ALSO, interesting side note: when visiting Fiji I had something nearly identical to the the pinangat in Bicol! In the Cook Islands, my host cooked laing for me!! Exactly the same recipe minus the chilis. But instead of drying the leaves to get rid of the itchiness, they just boil the hell out of it before cooking the leaves in coconut milk. But it’s basically still the same recipe. I was amazed by all the cultural and culinary connections I saw in these faraway islands….

    Dec 2, 2009 | 10:30 am

  24. abcde says:

    My grandmother started the commercial production of the bun long or chinese variety of gabi in Benguet back in 1960’s. Chinese traders highly prized the large, round corms. They fetched PHP 50.00/kg wholesale back in 2000. They even engage in fisticuffs, whenever supply is very low.

    Back then, she used to produce corms of up to 3 kgs. each. Today a 2-kg. corm is already exceptional. Anyway, we have our local gabi dish. They use dried leaves, the stem and the corm in the dish. They also add anchovies and dilis and it is very yummy.

    We have another variety here. The reddish one is called diket or malagkit as it is lot stickier than the chinese variety. Commercial production is very limited as demand is very low.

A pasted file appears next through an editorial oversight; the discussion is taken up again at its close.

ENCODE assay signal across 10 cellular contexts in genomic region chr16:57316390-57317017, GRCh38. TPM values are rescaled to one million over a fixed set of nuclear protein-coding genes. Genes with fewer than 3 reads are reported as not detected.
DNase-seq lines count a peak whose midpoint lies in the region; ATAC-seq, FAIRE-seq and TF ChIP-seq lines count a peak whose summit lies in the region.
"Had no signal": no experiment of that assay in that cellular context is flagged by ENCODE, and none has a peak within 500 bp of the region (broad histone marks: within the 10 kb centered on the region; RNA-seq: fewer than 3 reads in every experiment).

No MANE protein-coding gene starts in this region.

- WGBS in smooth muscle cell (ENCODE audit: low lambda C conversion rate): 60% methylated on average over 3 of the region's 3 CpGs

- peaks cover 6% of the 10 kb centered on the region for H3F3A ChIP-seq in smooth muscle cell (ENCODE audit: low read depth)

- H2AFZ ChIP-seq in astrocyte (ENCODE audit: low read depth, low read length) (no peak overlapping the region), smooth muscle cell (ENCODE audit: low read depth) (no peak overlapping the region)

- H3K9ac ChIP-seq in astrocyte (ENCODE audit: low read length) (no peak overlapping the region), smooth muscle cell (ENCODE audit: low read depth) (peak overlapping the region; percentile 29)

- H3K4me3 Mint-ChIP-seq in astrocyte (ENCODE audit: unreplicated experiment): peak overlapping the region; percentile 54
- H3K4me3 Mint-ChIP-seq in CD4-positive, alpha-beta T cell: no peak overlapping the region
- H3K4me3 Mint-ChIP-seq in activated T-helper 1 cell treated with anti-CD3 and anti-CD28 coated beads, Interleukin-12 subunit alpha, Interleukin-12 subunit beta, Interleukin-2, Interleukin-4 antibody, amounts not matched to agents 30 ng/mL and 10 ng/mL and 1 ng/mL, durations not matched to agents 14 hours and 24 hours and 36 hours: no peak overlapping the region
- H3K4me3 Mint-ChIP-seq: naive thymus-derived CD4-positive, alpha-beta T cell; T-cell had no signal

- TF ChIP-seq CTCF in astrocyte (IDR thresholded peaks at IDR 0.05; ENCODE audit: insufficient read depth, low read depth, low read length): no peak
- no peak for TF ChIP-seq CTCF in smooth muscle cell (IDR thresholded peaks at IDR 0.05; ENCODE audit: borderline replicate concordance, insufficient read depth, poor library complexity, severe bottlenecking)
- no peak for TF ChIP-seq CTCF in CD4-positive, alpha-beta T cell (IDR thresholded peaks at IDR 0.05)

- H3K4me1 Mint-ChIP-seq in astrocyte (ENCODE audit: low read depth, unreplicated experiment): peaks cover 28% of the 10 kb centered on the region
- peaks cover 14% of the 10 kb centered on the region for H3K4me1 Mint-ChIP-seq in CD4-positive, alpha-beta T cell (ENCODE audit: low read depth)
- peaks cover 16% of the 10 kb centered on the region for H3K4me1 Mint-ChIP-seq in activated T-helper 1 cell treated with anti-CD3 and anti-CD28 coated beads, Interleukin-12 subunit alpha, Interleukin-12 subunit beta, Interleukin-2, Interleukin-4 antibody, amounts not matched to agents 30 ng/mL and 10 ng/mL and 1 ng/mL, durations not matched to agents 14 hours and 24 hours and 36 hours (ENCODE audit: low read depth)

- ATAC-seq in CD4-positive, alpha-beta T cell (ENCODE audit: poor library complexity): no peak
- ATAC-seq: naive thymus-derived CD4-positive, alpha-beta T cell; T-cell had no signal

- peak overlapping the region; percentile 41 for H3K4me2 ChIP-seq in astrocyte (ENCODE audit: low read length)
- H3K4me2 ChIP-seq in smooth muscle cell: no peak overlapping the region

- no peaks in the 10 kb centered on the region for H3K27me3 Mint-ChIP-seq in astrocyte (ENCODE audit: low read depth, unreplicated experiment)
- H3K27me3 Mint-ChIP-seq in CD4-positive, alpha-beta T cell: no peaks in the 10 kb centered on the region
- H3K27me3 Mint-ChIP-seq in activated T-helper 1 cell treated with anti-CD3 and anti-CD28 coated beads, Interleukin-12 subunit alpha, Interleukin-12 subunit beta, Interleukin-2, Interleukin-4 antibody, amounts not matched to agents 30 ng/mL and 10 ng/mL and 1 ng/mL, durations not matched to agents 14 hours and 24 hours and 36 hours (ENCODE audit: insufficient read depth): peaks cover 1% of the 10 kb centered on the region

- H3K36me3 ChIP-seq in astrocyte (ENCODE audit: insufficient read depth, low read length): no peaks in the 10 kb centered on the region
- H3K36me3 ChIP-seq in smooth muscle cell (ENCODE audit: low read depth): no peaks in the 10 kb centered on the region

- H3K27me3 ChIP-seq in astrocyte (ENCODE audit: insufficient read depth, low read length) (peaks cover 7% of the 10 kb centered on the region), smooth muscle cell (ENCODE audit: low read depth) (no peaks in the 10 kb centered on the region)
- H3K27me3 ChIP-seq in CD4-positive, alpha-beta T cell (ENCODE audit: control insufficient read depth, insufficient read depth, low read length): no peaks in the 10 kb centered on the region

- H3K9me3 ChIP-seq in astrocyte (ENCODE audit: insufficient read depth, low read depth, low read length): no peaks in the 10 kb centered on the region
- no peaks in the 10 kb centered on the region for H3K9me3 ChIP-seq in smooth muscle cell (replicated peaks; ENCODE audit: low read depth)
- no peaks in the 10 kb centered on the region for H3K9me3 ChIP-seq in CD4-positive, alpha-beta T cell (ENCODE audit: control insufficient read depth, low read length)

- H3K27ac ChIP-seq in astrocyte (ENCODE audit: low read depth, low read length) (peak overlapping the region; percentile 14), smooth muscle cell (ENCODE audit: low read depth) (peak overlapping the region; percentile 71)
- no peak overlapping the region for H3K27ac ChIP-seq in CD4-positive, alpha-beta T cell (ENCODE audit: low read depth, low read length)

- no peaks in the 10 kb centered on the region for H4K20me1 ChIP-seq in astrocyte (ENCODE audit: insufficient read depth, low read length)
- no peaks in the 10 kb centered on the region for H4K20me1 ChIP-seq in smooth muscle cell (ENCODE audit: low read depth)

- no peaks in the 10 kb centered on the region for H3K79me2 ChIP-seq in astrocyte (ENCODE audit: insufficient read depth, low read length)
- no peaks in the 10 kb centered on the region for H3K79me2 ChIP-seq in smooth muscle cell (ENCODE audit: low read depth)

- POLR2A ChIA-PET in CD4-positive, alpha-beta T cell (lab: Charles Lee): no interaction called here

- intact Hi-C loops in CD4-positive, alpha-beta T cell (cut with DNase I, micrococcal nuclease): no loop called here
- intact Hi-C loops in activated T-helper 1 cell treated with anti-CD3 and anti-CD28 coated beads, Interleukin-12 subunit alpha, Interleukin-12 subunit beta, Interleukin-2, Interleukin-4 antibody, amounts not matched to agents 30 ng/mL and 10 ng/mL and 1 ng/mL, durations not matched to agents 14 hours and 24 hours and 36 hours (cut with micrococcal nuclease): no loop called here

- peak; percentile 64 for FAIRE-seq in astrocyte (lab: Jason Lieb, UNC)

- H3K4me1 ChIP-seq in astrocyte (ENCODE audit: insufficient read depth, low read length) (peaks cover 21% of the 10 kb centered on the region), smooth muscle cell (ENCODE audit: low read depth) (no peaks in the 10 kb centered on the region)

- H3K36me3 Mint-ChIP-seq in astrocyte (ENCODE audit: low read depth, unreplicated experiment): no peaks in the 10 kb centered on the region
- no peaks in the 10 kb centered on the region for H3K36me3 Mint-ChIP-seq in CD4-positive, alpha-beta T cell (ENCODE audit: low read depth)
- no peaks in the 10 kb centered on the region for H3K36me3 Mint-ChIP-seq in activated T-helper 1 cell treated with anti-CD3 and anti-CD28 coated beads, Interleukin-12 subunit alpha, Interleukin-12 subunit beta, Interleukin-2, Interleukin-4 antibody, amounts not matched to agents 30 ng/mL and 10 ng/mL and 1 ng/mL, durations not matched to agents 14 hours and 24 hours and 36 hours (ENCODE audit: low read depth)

The gabi featured in the last picture is called galyang in our place. The leaves and stems of the plant are used as pig fodder in our place. The galyang sucker is what is typically used in sinigang but the chinese variety is better as the corm makes the soup thick.

    There is also another variety called buyon. The buyon is similar to the galyang but it is a lot smaller and more expensive.

    I wish to have a gabi farm somewhere in the fertile lands of Nueva Ecija or Pampanga as returns are good.

    Jan 5, 2010 | 7:34 pm

  25. Emer says:

    Hi abcde! I am interested in growing taro here in Los Banos. I am looking specifically for the Bun Long variety. How can I contact you for a possible sourcing of planting material? Please do get in touch with me: emer_borromeo@yahoo.com

    Feb 3, 2010 | 7:56 pm